St. Louis Cardinals V Milwaukee Brewers

St. Louis Cardinals Kolten Wong (16) lays down a bunt during the third inning in a game between the St. Louis Cardinals and Milwaukee Brewers on Friday, Sept. 13, 2019, at Busch Stadium in St. Louis. Photo by Laurie Skrivan,

The knot of soreness embedded in his left hamstring has not relented for Kolten Wong, putting him in the uncomfortable bind of choosing what game and when it’s worth the risk of further injury to get his ability back in the Cardinals’ lineup.

“It’s one of those where do I push it now and take a chance of it blowing out, and then being out for the series that matters?” Wong said Saturday. “Or do I wait and be ready for the playoffs. It’s a position no one wants to be in, especially myself. I want to be fighting with the team. It’s at a point right now here that I don’t know where my hamstring is. I know it’s better. But is it 100 percent? Probably not.

“When is the right time? That’s the biggest questions I’m trying to ask.”

Wong increased the intensity of his workouts Saturday. He took grounders at second base to test his range and the first-step jump he could get, and he did some running. He has hit with his teammates the past few days during batting practice. The ache in his hamstring remains subdued when hitting and making routine plays in the field. Running remains a challenge.

Manager Mike Shildt said the training staff and Wong continue to have conversations about that line — when is it right to push or better to wait. He said ultimately it will be Wong’s decision and Wong’s ability to communicate how he feels that sways the decision. Asked if Wong could play in some role Sunday, the regular-season finale, Shildt said, “I can’t rule it out. I can’t rule it out.”

What’s in play is how much that game means.

Wong has been the Cardinals’ best all-around player for much of the season, and since moving up into the No. 2 spot in the order he’s hit .326 (31 for 95) with a .375 on-base percentage. He injured the hamstring racing to first base at Wrigley Field and had hoped to return in time to play the Cubs this weekend at Busch Stadium. He’s weighing his next step.

“If I play today and something happens, I’m going to punch myself in the face knowing that if I waited one more day what could happen,” Wong said Saturday. “It’s such a touchy subject because of the predicament we’re in. Trying to figure out what makes the most sense. If I hurt it one more time, I’m done. The postseason is gone for me. That’s why we’re making sure if we’re going to put that kind of risk, at least it’s a risk for the right reason.”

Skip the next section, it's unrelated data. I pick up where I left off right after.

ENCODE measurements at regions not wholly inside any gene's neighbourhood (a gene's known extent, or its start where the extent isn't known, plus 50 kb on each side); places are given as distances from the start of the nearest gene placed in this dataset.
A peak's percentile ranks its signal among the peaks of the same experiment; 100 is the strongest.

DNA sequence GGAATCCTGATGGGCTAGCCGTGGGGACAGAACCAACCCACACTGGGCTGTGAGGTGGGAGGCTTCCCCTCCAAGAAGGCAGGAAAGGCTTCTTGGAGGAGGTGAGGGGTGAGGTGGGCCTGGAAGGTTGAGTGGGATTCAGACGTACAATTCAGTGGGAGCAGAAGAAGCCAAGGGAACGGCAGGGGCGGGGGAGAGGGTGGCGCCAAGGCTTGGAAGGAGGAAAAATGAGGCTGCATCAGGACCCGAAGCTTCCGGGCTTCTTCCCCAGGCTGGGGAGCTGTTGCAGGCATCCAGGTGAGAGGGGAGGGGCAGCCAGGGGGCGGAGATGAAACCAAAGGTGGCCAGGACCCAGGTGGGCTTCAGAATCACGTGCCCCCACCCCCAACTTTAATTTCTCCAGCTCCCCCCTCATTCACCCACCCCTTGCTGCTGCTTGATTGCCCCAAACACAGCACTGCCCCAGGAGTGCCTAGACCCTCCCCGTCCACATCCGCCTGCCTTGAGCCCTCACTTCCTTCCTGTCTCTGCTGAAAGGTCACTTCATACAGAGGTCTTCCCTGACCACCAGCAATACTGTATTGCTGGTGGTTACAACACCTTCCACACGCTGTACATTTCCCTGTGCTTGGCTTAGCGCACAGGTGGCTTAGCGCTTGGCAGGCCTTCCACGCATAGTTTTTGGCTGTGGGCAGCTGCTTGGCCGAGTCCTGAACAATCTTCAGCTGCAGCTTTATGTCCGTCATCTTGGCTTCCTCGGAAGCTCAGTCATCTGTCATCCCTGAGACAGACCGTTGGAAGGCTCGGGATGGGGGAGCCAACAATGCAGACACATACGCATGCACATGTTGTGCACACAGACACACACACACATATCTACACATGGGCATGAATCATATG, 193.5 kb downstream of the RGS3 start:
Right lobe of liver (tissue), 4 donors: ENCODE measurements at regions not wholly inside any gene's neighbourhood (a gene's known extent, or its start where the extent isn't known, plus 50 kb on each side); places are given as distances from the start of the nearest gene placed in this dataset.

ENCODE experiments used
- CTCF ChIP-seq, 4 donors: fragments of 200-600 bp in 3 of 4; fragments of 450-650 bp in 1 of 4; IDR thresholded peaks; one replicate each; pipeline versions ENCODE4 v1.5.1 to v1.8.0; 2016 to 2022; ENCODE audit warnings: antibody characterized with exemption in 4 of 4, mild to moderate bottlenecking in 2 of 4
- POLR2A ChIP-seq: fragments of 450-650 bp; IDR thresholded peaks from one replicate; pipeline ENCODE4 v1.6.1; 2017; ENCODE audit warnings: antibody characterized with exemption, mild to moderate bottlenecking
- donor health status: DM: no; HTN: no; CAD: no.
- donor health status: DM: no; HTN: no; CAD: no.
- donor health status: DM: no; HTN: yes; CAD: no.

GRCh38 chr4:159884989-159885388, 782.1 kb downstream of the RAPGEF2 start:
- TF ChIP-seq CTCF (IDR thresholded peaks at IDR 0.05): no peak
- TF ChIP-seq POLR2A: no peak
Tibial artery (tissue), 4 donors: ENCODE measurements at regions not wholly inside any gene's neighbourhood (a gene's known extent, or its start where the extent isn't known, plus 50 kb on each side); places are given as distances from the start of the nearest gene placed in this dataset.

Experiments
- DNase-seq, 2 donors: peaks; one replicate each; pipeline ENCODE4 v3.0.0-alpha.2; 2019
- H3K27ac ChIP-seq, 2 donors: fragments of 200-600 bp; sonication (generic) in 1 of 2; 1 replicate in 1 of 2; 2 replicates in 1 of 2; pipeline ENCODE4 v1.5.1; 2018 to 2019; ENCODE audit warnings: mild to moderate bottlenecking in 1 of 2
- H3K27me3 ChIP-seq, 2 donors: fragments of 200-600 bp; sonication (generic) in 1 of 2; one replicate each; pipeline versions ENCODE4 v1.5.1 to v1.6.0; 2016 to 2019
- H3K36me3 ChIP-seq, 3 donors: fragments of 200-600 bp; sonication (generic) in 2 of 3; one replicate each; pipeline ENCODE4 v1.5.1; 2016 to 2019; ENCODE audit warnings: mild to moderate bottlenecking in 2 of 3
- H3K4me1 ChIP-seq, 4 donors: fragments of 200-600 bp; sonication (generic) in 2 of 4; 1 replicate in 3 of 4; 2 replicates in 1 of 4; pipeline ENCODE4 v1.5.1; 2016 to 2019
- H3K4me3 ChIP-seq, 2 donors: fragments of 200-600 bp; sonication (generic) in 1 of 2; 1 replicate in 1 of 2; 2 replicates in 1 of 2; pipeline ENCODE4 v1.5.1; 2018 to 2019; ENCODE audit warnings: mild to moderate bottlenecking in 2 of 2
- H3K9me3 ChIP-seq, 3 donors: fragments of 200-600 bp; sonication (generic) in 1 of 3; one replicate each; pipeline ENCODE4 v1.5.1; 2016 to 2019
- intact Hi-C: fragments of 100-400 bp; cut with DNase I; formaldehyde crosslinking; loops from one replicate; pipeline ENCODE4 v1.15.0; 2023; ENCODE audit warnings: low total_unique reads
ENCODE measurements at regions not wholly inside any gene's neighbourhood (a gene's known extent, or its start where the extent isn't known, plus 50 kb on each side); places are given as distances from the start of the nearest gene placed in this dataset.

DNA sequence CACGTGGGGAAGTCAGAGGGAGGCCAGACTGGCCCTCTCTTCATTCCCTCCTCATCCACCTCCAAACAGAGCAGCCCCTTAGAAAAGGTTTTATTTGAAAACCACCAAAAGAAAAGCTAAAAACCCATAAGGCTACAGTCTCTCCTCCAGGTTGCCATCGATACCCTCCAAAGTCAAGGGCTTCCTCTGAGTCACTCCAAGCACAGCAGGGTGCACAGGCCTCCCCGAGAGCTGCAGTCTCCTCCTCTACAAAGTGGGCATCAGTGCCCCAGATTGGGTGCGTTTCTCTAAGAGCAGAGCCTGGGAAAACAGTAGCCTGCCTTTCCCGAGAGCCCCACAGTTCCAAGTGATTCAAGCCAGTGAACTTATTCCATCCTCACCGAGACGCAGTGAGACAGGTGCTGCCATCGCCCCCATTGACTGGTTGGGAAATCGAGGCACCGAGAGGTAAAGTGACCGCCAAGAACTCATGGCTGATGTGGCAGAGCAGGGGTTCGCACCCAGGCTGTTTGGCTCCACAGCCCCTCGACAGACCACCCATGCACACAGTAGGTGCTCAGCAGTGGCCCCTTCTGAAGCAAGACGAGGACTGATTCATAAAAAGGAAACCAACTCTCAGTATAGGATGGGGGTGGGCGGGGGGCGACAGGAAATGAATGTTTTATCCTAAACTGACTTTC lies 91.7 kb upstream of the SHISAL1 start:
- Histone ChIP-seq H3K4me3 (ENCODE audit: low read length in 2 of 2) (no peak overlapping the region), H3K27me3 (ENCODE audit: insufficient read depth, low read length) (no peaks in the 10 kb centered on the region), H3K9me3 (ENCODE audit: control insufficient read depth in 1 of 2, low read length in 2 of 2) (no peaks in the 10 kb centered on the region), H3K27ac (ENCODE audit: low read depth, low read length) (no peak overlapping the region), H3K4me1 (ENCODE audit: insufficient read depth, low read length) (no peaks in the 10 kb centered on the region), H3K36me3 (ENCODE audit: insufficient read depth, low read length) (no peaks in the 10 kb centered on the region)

It had been 17 days since his previous appearance and Tuesday, during the Cardinals’ 19-inning slog, Daniel Ponce de Leon felt the fuzz of accumulated rust on his off-speed pitches. A changeup was lined right back at him. Another was hit for a double. He joked that catcher Yadier Molina could have conserved energy and stopped giving signs.

He grounded all the misbehaving pitches.

“I felt naked out there in those three innings,” Ponce de Leon said. “It was the Arizona Diamondbacks vs. my fastball for three innings. Usually I have something I can tickle in there. A cutter, a curveball, maybe a changeup here or there. But nothing was landing.”

Still, he pitched around three walks and two hits to give the Cardinals three scoreless innings — Nos. 14, 15, and 16 of the 19 in a Cards loss — and for his work he’s unsure when or if he’ll get another inning this season. The Cardinals have cast Ponce de Leon as their longer reliever for September, and Shildt has said how “everyone has a spot and his spot has not come up.”

The 27-year-old righthander pitched twice in the month’s first week and then not again until Tuesday. It’s quite a shift from July when Ponce de Leon had four turns in the rotation, inviting the question how a pitcher good enough to start has been stashed for emergency-use only.

“The goal is I want to pitch in the postseason, man,” he said Saturday. “We’ve clinched the postseason, and I want to pitch so bad in the postseason. But there is no way you can make the postseason roster if you don’t pitch. Sitting out there in September, you can’t make the roster. That’s what has really made me frustrated — knowing that if I’m not getting innings now there’s no way to crack the roster.”


With a range of slumps among the everyday outfielders, Shildt acknowledged that he did consider rookie Randy Arozarena for a spot start this weekend against the Cubs, possibly against Saturday against lefty Cole Hamels. He sided instead with defense and familiarity.

Right fielder Dexter Fowler started the game in a zero-for-12 spin. Center fielder Harrison Bader had struck out in 37 of his past 84 at-bats, and left fielder Marcell Ozuna entered Saturday hitting .154 (14-for-91) in September. Bader did homer Saturday, however.

As a trio, they’ve received only the Wednesday day game off during this stretch, and have seen their individual struggles persist. In the previous nine games starting together, they had hit .139 (16 for 115) as a group with 49 strikeouts. Arozarena, 24, was a spark as a replacement Wednesday as he stole two bases, hit a homer, and had two hits. It might have earned him an encore earlier in the season, but with the calendar coming to a close and a division title in the balance, Shildt has sided with the starters that got them to this point, not recent flashpoints of production.

“There’s a big picture to it,” Shildt said. “Harrison is an elite defender. We also want to continue to keep our strengths which is our defense. Allow Harrison an opportunity to grab some good at-bats. I looked at the Gold Glove (balloting) the other day and he could win the Gold Glove in center field, and it would not be a surprise to anyone. That’s a distinction there.”

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